Anyone who has witnessed the breakup of a marriage, regardless of the duration, has seen the extreme stress and the emotional and financial tolls that a contested divorce in the Domestic Court can inflict. A contested divorce is a long and expensive process, that will leave everybody feel like they lost. Magistrates often say:

“If everyone is unhappy, I have done my job right.”

As an Ohio contested divorce lawyer who has walked many clients through the harrowing battleground that is contested divorce, I will share five alternatives to contested divorce that you absolutely need to consider before filing a complaint with the courts. These alternatives are not only easier on your wallet, but they also offer a smoother emotional journey as well. Keep an open mind, many of these resolutions will require you take a seat at a table with your soon to be ex-spouse, and to work towards a more peaceful end, where you don’t have a total stranger hearing fragmented evidence about your life and making a lasting decision that may not be realistic for you and your family.

1. Legal Separation.

A legal separation is NOT required to live separate and apart from your spouse, you can do that at any time. However, a legal separation creates an enforceable court order setting forth the rights and obligations for each spouse, as you continue to live separately, but remain married. Think of it as rules of engagement, it provides structure and guidelines that can be relied upon and enforced if needed.

If you and your soon to be ex-spouse cannot agree and there is no separation agreement, then the court, after hearing testimony and taking evidence, will determine for you and hand down orders for child custody and visitation and, as appropriate, order spousal support, child support, and division of the marital property and debts.

When people file for legal separation instead of divorce, it is typically because they do not want to divorce for personal or religious reasons, or because they want their spouse to continue to provide for them financially, keep them on their health insurance and other important considerations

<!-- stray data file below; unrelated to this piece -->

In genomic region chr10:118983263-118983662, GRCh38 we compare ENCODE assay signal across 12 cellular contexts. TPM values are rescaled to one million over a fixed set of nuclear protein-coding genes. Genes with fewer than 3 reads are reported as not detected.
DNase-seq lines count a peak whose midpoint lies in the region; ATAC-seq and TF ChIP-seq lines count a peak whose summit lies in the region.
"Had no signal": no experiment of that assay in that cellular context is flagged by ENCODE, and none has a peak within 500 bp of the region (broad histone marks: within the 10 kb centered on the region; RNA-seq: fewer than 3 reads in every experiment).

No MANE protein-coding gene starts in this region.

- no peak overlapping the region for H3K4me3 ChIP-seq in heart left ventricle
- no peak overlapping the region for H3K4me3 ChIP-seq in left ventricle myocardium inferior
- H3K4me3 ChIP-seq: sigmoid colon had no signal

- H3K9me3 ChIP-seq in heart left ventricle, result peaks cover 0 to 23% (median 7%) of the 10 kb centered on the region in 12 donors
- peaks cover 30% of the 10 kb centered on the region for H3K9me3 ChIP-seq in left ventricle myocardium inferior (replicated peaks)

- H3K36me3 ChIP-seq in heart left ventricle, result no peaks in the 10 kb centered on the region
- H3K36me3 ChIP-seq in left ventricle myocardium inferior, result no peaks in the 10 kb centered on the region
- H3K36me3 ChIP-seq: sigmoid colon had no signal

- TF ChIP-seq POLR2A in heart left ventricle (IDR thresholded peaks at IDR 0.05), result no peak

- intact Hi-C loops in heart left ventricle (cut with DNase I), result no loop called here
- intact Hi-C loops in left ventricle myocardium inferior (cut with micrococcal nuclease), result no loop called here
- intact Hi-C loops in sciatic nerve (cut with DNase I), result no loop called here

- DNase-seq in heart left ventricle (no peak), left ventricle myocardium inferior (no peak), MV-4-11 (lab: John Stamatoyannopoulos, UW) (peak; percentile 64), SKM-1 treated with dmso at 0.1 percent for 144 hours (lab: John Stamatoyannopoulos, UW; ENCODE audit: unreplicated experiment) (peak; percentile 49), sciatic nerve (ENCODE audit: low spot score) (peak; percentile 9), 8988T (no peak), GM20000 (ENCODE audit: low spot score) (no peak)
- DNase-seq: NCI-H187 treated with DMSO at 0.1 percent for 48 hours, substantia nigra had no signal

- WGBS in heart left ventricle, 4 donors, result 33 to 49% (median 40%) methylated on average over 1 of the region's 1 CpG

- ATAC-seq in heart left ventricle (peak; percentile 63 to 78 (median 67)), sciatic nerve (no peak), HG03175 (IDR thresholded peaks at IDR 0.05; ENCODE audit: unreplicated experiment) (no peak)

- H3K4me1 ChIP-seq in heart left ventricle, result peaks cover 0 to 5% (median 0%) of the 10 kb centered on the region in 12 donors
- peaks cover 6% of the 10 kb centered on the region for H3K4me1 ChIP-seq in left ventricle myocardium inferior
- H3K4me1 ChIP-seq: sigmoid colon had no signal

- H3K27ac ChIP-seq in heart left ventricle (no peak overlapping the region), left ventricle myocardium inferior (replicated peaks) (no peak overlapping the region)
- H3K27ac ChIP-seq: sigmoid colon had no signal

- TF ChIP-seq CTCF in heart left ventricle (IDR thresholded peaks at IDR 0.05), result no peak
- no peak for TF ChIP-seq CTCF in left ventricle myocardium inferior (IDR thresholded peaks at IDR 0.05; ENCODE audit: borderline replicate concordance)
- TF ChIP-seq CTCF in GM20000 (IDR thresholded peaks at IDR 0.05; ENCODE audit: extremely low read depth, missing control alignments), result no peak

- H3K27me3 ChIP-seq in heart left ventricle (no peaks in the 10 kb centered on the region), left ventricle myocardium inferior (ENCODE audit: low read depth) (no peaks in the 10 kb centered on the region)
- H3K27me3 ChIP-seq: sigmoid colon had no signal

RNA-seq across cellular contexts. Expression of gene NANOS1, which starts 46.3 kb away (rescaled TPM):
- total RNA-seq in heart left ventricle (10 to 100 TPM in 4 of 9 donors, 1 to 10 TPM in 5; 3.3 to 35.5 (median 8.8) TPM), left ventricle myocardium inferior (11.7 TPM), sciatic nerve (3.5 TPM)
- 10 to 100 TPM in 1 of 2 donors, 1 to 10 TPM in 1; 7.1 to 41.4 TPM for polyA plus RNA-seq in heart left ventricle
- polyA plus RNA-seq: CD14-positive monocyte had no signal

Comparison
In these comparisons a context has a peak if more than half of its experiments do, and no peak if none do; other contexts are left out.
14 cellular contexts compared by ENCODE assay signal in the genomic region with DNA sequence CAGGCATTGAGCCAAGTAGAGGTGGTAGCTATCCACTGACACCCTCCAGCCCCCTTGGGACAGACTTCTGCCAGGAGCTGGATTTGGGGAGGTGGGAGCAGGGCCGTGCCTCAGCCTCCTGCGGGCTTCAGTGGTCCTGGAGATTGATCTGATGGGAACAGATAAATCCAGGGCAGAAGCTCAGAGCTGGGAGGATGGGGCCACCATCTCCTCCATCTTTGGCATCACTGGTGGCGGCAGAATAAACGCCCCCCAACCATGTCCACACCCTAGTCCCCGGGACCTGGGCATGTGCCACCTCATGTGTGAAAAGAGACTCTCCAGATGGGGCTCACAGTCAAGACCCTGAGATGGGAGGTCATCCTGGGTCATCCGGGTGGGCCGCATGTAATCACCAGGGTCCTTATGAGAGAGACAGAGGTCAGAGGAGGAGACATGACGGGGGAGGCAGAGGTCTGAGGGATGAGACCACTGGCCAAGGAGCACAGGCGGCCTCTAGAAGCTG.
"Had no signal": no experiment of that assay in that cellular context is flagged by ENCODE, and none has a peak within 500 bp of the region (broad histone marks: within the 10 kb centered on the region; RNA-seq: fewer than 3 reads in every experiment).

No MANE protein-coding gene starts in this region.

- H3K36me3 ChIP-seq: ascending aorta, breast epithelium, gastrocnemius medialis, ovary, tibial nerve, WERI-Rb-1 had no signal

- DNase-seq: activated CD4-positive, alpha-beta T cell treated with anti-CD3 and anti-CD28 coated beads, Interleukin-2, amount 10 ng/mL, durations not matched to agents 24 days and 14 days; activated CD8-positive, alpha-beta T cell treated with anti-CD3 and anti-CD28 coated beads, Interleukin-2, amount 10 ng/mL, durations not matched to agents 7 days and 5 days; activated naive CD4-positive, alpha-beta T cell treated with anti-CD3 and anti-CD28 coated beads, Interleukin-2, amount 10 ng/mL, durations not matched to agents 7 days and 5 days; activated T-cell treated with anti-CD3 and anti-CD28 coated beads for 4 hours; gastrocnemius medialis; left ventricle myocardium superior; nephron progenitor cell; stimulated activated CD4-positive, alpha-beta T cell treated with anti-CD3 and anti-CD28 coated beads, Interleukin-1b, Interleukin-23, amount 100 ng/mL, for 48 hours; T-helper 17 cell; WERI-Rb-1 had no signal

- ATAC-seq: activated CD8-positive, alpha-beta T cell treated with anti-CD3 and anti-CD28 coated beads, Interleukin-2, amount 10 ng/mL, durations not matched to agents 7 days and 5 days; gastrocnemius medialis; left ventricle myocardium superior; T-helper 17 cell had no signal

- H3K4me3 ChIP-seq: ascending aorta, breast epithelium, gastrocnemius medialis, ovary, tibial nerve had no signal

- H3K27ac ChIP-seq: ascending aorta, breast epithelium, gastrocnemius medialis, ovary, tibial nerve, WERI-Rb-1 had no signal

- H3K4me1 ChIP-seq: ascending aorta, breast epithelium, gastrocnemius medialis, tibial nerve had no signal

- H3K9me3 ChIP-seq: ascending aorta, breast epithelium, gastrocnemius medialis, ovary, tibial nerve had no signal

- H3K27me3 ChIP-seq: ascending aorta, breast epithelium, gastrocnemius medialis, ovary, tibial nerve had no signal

2. Divorce Mediation.

Mediation can either take place before or after the divorce is filed. In a pre-divorce mediation, the parties can hire a neutral mediator to help them reconcile their differences, but provides no legal advice to either party. The emphasis is on finding a neutral bond throughout the differences, and a civil relationship between both spouses. One of our clients shared her reason for starting with Mediation:

“We share tremendous love for our kids. Through that love, we need to respect each other and make it work.”

If you have already filed for divorce, the Domestic Courts can order you to their own Mediation Services Program (services available in counties outside of Franklin County may differ) that will allow you and your spouse to try and work out the issues asserted in the Complaint and as a bonus is also paid for by the County.

The mediator is a neutral and is not allowed to advocate for one side or another or to make any final binding decisions (See Arbitration below) for the parties. Think of a mediator as a guide who will do their best to help you both reach a fair and reasonable solution that you created together and can agree to abide by.